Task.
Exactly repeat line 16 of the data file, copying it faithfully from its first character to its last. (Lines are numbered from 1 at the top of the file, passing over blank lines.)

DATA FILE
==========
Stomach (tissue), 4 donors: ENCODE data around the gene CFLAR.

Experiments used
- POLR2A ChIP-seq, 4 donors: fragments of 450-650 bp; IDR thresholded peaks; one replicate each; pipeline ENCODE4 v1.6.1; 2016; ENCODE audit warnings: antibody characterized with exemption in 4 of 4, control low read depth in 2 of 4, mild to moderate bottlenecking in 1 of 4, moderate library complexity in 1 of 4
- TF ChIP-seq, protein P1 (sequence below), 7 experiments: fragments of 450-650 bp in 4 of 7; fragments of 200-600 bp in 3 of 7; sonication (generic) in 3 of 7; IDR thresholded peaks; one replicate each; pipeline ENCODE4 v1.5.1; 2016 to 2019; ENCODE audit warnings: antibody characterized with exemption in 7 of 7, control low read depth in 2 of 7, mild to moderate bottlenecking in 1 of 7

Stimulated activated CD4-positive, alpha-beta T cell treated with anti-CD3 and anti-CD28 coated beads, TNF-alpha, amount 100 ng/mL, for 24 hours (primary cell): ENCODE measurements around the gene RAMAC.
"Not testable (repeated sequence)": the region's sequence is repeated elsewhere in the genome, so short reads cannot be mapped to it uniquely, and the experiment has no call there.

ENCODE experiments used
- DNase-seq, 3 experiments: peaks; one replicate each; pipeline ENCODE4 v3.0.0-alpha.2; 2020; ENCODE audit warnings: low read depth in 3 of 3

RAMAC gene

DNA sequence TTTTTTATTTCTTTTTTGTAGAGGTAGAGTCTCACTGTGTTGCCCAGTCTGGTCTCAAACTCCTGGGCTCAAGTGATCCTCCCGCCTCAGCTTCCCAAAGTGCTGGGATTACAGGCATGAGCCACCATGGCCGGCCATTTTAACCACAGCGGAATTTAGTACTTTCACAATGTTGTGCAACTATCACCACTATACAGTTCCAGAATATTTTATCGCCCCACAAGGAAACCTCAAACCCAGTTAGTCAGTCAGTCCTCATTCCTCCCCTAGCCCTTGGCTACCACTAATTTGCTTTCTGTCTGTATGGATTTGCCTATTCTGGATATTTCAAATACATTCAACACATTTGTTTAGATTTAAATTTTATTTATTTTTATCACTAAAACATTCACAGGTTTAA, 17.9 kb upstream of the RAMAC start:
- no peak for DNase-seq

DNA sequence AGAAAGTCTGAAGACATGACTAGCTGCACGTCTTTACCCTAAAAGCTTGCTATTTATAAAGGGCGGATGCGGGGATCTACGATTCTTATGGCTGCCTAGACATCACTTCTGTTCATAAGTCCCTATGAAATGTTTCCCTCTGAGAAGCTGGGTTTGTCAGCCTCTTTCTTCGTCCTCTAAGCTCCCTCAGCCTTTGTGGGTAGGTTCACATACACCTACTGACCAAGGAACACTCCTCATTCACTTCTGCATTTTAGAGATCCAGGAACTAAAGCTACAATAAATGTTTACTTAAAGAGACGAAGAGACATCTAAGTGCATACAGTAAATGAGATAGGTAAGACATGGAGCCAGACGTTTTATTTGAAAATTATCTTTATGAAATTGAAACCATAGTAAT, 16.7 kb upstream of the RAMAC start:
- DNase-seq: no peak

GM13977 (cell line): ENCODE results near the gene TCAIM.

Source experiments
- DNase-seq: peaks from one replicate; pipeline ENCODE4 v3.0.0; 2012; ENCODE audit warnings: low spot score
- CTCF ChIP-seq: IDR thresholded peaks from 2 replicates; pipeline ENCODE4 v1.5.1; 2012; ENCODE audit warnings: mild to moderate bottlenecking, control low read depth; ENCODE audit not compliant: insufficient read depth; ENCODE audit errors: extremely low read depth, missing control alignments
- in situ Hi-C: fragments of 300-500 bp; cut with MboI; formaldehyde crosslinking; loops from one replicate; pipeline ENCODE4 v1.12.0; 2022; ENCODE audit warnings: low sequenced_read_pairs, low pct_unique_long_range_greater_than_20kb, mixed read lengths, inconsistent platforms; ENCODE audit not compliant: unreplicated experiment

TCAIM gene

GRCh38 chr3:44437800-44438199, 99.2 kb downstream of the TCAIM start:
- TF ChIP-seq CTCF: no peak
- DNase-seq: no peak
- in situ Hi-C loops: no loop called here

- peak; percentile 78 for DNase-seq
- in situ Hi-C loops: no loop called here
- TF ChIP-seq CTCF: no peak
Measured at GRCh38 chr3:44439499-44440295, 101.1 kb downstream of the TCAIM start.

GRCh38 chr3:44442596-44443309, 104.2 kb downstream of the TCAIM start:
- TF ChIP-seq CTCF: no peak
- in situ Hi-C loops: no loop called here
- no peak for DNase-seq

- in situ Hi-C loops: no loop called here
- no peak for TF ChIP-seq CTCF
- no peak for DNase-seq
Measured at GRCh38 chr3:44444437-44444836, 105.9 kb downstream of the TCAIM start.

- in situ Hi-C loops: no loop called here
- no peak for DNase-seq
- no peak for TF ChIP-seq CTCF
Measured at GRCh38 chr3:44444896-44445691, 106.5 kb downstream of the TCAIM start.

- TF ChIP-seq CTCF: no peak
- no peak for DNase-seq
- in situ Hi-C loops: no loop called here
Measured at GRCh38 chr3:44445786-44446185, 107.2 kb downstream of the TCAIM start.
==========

- DNase-seq: peaks from one replicate; pipeline ENCODE4 v3.0.0; 2012; ENCODE audit warnings: low spot score